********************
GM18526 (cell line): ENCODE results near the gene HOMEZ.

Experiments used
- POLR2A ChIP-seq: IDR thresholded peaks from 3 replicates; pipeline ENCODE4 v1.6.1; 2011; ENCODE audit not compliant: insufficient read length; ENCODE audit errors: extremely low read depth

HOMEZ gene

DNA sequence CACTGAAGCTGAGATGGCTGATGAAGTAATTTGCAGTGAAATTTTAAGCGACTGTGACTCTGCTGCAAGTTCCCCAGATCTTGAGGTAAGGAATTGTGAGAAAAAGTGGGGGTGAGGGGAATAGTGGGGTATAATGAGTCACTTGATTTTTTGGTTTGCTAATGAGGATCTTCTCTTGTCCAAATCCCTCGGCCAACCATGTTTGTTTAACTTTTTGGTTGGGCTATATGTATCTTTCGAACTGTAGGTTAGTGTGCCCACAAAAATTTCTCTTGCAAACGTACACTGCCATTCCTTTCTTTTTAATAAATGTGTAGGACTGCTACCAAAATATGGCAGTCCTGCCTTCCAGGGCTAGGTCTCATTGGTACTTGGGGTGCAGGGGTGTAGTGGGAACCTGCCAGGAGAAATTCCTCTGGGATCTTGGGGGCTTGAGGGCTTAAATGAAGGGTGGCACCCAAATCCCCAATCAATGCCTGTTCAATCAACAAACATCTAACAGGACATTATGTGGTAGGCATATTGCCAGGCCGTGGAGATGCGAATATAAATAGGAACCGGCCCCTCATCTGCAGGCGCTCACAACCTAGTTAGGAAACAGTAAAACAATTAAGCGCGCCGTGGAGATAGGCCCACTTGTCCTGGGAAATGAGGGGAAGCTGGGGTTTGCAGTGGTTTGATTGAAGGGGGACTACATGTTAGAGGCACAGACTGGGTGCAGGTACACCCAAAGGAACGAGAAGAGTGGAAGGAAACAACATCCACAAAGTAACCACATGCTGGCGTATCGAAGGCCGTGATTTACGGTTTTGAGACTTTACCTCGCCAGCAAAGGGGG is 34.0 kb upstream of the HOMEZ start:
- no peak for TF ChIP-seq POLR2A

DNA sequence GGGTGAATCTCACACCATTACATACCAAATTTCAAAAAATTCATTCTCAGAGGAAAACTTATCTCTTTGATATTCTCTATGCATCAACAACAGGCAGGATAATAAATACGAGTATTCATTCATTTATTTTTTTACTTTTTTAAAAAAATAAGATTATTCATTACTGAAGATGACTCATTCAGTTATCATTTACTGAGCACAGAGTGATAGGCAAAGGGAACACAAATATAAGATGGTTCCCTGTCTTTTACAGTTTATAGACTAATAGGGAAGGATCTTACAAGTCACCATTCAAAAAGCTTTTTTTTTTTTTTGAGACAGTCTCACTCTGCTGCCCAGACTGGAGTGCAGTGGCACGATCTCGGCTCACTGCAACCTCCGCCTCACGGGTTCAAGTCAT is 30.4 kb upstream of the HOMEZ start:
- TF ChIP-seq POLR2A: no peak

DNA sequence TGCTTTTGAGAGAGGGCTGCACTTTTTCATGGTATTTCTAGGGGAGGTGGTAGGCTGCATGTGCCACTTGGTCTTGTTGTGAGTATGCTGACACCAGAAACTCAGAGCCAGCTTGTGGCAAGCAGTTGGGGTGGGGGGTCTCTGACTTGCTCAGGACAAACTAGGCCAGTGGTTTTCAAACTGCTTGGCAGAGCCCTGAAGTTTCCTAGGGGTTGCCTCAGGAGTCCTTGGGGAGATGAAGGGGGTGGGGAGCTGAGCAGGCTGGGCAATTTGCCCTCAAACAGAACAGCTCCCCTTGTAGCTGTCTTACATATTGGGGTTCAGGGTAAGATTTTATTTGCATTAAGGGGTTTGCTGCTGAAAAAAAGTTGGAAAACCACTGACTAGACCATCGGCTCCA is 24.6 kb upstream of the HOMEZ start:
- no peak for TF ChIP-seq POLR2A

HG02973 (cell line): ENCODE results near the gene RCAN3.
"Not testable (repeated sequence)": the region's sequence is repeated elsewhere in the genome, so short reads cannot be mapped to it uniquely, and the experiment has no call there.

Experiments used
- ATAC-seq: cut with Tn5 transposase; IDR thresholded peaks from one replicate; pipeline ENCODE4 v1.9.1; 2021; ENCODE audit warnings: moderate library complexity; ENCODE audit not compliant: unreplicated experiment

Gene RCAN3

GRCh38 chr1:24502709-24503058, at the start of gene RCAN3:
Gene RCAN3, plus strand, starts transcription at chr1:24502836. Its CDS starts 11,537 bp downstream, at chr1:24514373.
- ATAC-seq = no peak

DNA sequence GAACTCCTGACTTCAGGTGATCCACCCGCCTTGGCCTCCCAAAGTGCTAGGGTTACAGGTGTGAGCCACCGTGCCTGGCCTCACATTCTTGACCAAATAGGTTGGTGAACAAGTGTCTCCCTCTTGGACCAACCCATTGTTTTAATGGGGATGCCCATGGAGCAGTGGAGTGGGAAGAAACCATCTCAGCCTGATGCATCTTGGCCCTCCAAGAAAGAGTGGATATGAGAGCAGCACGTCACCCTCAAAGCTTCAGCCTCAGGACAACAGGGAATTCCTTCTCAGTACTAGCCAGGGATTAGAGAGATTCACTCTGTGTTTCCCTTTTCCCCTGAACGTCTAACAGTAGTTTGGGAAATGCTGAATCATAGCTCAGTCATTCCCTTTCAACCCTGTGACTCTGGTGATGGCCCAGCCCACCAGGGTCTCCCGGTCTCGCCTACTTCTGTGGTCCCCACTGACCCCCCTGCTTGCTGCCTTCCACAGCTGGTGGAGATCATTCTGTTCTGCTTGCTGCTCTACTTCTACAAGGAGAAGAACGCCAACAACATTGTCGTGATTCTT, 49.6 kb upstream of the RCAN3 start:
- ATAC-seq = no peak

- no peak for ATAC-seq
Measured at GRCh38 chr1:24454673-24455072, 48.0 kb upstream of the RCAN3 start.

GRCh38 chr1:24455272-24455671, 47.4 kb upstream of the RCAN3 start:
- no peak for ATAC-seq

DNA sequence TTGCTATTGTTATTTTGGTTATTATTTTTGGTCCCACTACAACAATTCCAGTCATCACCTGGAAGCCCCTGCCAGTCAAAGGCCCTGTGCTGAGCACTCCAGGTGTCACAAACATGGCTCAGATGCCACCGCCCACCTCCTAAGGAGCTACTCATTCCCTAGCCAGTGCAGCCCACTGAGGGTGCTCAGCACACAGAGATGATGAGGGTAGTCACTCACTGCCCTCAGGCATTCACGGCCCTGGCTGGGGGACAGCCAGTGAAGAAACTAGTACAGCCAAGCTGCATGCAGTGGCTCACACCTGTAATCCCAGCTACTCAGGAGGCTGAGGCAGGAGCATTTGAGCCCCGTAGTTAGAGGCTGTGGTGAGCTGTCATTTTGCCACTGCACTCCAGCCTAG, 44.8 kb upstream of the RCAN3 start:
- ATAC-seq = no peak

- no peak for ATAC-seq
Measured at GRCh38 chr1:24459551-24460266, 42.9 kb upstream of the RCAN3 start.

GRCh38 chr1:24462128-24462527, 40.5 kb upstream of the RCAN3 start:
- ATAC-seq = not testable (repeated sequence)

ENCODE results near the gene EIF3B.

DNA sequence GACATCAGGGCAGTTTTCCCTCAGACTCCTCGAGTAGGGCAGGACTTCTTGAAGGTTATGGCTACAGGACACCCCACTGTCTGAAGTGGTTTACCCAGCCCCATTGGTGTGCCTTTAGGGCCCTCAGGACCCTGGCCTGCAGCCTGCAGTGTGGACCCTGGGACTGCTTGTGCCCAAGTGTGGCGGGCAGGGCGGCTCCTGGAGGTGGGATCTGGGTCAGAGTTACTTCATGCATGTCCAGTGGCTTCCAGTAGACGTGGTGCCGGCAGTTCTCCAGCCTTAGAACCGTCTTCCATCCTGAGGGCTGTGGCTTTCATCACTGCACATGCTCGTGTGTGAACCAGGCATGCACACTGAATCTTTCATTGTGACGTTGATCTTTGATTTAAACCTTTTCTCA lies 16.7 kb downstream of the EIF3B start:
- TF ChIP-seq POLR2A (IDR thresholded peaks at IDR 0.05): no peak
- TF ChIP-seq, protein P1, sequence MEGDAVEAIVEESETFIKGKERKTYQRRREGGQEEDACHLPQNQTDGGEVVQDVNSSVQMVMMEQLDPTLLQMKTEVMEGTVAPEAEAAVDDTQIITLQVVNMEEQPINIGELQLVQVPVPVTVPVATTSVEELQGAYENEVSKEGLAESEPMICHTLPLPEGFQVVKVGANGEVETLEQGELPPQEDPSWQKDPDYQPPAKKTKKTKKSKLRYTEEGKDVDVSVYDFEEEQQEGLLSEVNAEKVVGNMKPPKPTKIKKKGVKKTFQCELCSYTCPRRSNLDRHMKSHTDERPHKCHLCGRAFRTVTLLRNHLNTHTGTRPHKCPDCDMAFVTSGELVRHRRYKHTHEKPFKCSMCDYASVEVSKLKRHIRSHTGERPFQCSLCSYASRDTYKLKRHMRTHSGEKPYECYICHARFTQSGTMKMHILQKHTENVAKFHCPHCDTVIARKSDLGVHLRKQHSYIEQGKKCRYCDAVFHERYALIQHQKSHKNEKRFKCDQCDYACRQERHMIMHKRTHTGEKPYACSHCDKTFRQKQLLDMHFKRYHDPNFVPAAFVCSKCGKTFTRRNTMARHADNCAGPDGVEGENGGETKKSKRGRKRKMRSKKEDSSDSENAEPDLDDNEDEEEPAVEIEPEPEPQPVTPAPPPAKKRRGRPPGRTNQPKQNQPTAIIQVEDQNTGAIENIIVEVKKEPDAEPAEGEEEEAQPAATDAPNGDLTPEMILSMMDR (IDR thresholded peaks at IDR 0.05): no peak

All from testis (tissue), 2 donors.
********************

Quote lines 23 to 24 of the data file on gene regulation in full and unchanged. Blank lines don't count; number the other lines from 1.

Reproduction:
GRCh38 chr1:24455272-24455671, 47.4 kb upstream of the RCAN3 start:
- no peak for ATAC-seq